I have certainly had a few relationships where these "unavailable" dynamics were not present, but when I look back with clear eyes, the majority of my adult life has been about being with, or longing after, women who either don't want to be with me, or can't be with me, even if they want to.

It's really been humbling to recognize this, but hey, better late than never! In fact, I have stepped away from at least three "opportunities" to repeat this dynamic over the past several months, realizing that it's so much better to be single and happy, than to long after, and maybe get with a woman who will ultimately not "be there" when it really counts.

4 comments:

  1. I have SUCH a hang-up about age, and I need to let it go. Having hang-ups isn't getting me too far with this whole 'dating' thing :)

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  2. Thanks for sharing the experience, Nathan!

    Age difference will color our perception of life just as the behaviour patterns we have developed while growing up with our families will. Knowing this and approaching it from that end, brings us one step closer to "making it work". Do we ever get a relationship in which everything is "fine" form the start: no baggage, no preconceptions, no this or that? I don't think so, not any more.

    I am 40 and my beloved is 24. When we met, I did not even think of the age difference. Fears and insecurities came later, when I started analyzing. But I am at the point in my life where I think LIFE WORKS, and that's what matter. We would have challenges in any case, I am sure of that, age difference or not. I know this much of myself to know this. :-)

    It helps that we have started talking about our fears from the start and decided to turn the difference in our backgrounds to our advantage: I am happy to contribute with whatever I have, and my beloved brings in a lot of energy and enthusiasm into our relationship. I have never grown so much in a relationship the way I have in this one and I look forward to whatever comes, whatever we make of it, be it 30 days or 30 years. I am Ok, whatever happens. Because LIFE WORKS. Always. I only have to make sure I do.

    We don't date "age", we date people and their fears and this is what we have to remember. Fears and insecurities will never go away but we can do something about ourselves to learn to live with them and not run our lives. Whatever the set up for the relationship, you gotta "play" with what you have at hands, be inclusive and see what you can make of it, together. And don't expect things to be easy just because we love our partner. Love in itself is not enough. We gotta do the work, learn to communicate, learn about our own fears and our partner's fears, etc.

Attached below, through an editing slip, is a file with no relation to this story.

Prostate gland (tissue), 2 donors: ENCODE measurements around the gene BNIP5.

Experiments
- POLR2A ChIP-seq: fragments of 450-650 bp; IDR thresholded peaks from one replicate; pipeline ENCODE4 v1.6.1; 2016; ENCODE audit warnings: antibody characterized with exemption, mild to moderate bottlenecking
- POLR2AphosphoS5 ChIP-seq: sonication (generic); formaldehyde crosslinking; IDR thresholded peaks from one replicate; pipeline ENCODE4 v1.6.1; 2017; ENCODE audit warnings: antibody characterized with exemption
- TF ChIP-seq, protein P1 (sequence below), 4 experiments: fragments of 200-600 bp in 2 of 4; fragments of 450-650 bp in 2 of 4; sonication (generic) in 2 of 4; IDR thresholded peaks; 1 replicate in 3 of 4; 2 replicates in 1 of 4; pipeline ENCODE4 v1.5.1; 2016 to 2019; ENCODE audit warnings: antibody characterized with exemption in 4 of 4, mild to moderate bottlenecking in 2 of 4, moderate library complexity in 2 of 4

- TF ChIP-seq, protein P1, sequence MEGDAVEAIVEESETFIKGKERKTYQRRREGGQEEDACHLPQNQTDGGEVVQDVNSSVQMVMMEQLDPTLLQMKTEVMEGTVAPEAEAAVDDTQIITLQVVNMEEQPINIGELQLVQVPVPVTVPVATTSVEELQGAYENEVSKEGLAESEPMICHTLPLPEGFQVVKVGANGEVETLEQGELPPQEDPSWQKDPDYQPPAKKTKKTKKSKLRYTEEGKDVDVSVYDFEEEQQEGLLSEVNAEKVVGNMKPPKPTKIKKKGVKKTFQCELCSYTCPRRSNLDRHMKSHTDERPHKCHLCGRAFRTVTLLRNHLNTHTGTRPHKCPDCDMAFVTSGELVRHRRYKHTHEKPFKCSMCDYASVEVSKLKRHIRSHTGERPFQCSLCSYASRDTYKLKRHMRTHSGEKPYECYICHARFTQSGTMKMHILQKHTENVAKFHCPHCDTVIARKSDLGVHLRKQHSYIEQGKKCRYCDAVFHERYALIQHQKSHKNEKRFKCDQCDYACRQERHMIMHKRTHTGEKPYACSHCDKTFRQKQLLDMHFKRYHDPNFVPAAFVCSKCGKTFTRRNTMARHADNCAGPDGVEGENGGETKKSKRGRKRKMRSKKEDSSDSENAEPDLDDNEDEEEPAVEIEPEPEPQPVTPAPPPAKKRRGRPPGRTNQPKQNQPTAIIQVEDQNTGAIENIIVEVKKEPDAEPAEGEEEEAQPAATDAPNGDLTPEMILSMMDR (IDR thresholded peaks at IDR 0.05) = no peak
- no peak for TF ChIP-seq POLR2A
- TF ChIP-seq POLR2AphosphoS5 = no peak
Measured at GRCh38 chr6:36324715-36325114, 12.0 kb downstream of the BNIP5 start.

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  3. Hi Nathan! Great blog!

    I think age difference is just another in the line of things that can be blamed when a relationship doesn't work out the way we thought it would.

    If we cannot easily figure out or understand our relationship difficulties, I think that we will, rather than looking at the actual difficulty itself, tend to look for an unresolvable reason for it. Age difference for example.

    More or less we choose the easy way out, and we put the responsibility on something that cannot be changed or worked with.

    My partner is 18 years older than me, and I had a lot of preconceived ideas and fears about age difference in the initial stage. But when I really looked into it, I found that our difficulties had nothing to do with the years inbetween us.

    Opening up to this together with my loved one has been a very enriching experience for me. And I would hate to have lost all that just by pretending to be in an unsolvable situation.

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  4. Hi Everyone,

    Thank you for the comments. It's funny, when I started writing this post, I obviously was intending to speak about age differences. However, as I went into the particular relationship I had, other issues become more central for me.

    I totally agree with appropriateresponse and Bjorn that age, in and of itself, isn't an issue. It never was an issue from my end in the relationship I spoke about above. And I hope that nothing I wrote led anyone to believe the issue there was age - because it certainly wasn't.

    In fact, I believe that when it comes to "age difficulties," they are coming mostly from the outside in. Societal and cultural judgments that we internalize, and fail to scrutinize, which then create troubles in relationships where there are any significant age differences.

    I'm really glad that both of you are experiencing wonderful things with your partners, and are not letting the age difference stand in the way.

    Perhaps things would have been different with me and the older woman I wrote about above had she been single and ready for something more committed.

    love2esme - One time, I e-mailed a woman on an online dating site, and she wrote back to me and said - "You sound wonderful. We share all these things in common. But I'm looking for someone who is 28 years old." I wrote her back and said "Gee, I'm only 30 (this was 5 years ago), what's two years difference?" She writes back and says "It won't work. I must have a man who is 28 years old, just like me." It was so ridiculous sounding that all I could do was laugh. And feel bad for her that she was so attached to something as arbitrary as a birth date.